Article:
Working in a primary school for the past year, I’ve been reminded of this element of force: we forget that in order to become the language-using subjects we are today, we literally had to go through years and years of the education system, teachers and parents telling us right from wrong, correcting us, and so on. And this forgetting is crucial to language-use – if we all constantly thought before speaking/writing “these aren’t really my words/thoughts, I am not actually expressing my ‘self’ here”, then the spread of language would drastically reduce in speed, perhaps almost to a halt – which would then eventually kill off the language virus altogether.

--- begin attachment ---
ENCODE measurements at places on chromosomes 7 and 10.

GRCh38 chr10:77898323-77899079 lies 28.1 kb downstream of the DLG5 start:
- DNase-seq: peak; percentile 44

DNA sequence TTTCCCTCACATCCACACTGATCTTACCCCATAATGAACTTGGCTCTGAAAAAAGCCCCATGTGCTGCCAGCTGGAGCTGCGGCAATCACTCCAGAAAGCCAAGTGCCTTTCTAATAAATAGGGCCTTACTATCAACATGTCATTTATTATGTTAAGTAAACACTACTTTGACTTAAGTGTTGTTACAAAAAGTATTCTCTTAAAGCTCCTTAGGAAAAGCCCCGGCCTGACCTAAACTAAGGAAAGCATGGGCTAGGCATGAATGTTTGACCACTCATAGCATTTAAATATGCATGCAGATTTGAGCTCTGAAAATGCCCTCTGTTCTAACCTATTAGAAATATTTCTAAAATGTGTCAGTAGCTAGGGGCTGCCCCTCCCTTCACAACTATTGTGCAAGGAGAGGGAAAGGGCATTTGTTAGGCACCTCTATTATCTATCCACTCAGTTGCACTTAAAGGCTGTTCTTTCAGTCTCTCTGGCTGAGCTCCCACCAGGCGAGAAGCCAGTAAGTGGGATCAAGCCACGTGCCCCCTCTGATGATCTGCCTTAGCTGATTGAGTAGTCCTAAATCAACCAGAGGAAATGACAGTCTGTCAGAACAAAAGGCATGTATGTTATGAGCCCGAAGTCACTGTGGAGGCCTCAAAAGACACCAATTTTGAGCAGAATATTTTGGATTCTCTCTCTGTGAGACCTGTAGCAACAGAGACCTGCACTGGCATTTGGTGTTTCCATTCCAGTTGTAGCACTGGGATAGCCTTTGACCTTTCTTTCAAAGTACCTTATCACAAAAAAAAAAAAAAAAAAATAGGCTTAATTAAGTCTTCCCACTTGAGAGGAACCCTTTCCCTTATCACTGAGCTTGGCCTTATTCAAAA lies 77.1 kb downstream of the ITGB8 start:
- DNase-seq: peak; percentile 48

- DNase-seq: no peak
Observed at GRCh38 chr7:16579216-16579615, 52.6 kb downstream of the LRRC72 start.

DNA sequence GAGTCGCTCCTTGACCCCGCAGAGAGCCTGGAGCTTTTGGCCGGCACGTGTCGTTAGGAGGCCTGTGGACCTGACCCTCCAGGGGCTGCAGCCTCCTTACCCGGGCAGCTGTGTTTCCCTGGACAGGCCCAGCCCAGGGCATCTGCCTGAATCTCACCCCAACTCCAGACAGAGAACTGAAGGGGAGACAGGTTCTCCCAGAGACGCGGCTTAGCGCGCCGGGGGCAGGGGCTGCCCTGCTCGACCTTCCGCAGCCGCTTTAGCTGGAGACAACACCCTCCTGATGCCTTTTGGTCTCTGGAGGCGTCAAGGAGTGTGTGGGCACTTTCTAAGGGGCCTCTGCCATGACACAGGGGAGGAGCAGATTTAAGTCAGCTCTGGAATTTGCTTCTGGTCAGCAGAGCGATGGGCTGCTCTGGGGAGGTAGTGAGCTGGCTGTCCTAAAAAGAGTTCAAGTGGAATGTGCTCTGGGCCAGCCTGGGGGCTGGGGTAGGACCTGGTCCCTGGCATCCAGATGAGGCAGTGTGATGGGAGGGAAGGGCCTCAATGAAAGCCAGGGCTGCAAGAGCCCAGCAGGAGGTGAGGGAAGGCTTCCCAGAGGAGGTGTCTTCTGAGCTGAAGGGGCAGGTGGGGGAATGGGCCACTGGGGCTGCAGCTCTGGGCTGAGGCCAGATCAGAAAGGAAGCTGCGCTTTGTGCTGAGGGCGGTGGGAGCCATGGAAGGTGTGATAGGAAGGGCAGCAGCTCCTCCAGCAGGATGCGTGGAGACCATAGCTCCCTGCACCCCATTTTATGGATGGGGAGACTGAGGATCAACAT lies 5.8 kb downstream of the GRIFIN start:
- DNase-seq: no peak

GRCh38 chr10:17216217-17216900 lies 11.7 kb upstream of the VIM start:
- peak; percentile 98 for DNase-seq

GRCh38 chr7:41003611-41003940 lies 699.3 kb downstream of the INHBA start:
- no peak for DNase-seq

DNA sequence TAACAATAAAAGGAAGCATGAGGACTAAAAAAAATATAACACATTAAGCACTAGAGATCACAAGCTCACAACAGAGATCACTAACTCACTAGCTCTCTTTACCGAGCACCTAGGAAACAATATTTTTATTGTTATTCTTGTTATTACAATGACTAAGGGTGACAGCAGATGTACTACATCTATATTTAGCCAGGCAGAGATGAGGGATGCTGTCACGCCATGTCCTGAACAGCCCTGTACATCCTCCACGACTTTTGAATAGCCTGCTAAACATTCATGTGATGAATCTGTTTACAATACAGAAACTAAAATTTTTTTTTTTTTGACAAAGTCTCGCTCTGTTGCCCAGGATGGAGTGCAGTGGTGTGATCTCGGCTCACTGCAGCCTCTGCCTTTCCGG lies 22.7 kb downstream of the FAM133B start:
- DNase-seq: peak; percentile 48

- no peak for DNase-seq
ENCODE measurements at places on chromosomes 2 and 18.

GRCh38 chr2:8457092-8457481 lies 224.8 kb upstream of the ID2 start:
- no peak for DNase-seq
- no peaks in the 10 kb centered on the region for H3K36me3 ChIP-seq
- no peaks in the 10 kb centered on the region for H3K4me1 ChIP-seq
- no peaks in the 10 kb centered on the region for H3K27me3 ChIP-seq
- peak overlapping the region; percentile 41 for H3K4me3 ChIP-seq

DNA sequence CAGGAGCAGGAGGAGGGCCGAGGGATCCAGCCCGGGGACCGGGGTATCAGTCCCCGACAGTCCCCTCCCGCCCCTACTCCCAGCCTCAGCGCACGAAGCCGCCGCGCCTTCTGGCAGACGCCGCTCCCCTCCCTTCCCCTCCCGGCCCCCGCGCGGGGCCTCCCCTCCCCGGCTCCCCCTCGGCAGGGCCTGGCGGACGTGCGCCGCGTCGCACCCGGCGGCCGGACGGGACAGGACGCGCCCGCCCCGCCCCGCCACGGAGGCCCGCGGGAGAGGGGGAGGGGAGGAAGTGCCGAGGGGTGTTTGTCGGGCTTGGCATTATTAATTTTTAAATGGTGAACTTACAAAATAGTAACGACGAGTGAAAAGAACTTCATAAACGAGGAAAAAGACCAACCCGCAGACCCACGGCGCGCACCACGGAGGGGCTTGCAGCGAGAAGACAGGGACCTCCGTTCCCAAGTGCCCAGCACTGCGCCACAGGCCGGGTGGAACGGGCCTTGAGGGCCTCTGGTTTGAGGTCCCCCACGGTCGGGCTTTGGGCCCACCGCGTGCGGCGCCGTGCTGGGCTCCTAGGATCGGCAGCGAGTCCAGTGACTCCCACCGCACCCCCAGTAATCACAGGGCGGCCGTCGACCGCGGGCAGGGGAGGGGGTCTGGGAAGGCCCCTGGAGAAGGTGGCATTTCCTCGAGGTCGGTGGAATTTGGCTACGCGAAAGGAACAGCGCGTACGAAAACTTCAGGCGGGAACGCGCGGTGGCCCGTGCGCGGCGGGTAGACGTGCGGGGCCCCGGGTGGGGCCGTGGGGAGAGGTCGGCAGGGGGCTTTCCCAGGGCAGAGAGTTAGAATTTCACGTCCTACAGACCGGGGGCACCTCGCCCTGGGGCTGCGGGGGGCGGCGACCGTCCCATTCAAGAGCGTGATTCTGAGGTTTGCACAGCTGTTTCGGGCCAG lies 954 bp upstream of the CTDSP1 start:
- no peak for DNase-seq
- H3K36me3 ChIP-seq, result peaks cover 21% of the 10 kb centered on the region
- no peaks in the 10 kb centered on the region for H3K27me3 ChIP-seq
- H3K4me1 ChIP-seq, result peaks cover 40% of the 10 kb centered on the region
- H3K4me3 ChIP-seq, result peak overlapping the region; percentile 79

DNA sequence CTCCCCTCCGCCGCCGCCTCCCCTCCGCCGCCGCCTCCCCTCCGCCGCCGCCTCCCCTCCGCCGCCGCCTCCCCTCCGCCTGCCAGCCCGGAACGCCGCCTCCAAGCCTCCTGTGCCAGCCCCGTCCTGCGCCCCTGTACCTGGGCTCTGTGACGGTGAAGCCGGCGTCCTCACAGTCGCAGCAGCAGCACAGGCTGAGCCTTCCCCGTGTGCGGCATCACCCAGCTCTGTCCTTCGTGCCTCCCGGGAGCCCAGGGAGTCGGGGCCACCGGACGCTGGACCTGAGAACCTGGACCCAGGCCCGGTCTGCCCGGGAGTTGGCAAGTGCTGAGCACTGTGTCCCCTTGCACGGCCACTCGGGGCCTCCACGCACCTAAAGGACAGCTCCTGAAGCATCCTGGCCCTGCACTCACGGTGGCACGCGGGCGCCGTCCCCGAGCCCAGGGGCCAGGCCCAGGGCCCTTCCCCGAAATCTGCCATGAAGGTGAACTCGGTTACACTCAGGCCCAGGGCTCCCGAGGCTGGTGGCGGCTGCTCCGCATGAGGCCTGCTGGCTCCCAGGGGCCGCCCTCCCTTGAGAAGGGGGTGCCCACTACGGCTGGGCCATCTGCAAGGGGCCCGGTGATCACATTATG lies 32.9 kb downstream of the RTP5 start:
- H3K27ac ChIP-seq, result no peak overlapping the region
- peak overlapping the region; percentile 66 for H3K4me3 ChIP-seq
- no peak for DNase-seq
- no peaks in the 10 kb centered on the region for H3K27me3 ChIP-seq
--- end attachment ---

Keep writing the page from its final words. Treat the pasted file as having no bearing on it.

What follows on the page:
There is no getting rid of tics, then, no ridding our language of repetition or virality. But as Beckett shows, perhaps what we can do is think more carefully about how we repeat in language-use. Repeating words/phrases, but not so much to induce automatic recognition, but instead to effect a difference, a decoupling from their dominant meaning, a construction of a “minor literature” that exposes the politics of language. It is perhaps in this light that we can read the vaguely optimistic last words of The Unnameable: “Where I am, I don’t know, I’ll never know, in the silence you don’t know, you must go on, I can’t go on, I’ll go on.”